My Raw Truth

Until a year ago, mental illness was something that happened to somebody else. Something that happened to people who’d had a really tough life or who were weak in some way. Something that didn’t happen to people like me. People who are strong, active, energetic and full of purpose. Something that could be avoided or resisted; or, if all else failed, fought against with pure determination.

Then, from nowhere, in this great forest of life, I was bulldozered over by PTSD and severe depression. Bulldozered, flattened, trampled on and then trampled on again and again if I ever dared to try to get up. There was no avoidance or resistance; and determination…well I didn’t even know what determination was anymore.

It has been Hideous. Horrible. Horrendous. And I’m still in that forest, gradually finding my way, but still aware of the bulldozer rumbling in the distance.

My Raw Truth will not strive to share a journey in a chronological and ordered way. That’s simply because mental illness doesn’t happen in a chronological and ordered way. There have been many times when writing has been my saviour. A thought has occurred and it has evolved into a piece of writing that has exposed one tiny element of the Raw Truth of my personal experience. The writing process has helped me understand myself  and has helped those around me understand what I am going through too.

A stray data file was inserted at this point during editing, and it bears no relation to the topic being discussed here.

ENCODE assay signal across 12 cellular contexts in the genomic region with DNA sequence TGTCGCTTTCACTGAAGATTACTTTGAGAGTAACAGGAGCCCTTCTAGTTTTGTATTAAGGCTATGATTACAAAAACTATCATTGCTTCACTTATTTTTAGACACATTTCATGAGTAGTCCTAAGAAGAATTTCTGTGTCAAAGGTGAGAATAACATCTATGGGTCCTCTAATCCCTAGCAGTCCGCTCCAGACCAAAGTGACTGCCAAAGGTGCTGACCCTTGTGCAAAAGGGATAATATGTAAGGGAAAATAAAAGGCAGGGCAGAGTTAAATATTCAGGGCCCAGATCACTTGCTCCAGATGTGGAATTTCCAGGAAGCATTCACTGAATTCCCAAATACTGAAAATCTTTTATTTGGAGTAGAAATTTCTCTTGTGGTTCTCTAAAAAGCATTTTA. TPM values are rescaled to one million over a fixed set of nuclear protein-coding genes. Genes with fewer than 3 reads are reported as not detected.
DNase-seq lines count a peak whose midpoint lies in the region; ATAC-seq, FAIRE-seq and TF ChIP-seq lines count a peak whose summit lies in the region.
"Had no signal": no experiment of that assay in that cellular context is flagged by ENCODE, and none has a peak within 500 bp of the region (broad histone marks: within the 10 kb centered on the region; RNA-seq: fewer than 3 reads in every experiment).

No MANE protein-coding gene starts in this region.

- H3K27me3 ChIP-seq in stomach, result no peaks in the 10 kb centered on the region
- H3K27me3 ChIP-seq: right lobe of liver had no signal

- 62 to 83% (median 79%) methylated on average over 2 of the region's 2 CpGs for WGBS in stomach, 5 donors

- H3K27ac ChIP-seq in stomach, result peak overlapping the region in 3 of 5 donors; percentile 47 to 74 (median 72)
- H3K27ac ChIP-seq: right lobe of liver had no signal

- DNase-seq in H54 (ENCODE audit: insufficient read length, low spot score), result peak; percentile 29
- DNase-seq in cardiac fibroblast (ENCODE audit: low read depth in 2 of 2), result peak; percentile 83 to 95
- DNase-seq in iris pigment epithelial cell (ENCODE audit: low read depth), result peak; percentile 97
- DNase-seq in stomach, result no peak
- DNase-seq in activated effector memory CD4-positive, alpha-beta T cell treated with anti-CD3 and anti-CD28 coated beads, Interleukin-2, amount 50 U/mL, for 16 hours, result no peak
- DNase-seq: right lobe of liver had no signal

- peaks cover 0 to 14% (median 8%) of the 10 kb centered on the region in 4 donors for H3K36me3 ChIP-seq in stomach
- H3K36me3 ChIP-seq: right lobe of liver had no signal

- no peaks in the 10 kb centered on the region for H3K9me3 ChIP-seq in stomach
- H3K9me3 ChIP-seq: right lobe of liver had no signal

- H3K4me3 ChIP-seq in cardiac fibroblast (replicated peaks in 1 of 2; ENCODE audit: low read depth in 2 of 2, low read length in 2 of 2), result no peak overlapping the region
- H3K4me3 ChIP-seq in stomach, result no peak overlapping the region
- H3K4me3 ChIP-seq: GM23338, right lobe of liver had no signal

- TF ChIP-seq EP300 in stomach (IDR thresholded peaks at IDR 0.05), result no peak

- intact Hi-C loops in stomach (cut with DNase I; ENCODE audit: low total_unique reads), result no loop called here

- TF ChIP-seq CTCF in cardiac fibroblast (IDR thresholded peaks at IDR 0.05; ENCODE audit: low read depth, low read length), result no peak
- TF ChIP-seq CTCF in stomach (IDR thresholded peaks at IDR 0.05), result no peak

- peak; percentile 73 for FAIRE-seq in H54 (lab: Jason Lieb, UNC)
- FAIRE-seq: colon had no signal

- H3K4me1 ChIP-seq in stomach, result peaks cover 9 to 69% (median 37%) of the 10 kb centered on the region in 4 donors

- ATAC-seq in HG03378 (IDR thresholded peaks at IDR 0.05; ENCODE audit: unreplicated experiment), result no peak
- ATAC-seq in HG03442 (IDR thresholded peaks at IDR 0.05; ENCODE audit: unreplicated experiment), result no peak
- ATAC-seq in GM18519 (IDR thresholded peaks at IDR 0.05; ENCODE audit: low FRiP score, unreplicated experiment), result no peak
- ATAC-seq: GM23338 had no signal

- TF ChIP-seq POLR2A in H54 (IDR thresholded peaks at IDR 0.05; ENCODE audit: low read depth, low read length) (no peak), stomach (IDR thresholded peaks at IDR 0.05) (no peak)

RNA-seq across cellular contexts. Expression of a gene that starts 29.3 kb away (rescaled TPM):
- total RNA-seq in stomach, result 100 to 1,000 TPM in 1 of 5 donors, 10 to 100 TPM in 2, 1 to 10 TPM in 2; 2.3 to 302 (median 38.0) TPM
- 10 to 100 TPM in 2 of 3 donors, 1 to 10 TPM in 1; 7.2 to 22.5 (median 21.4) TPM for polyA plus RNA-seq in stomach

I would never dare to suggest that my stories will explain the true nature of mental illness. There is no true nature of mental illness. It is different for every person it affects and, actually, it has been different for me too…day to day or even minute to minute.

But what I do hope is that through my raw, honest and candid stories, I will contribute towards lifting the stigma, the fear and the mystery that surrounds mental illness. Those who suffer from it, and we are many*, are just normal people who are unable to avoid, to resist or to fight it with determination and who simply need our care, compassion and support.

* 1 in 4 people will experience a depressive episode in their lifetime.

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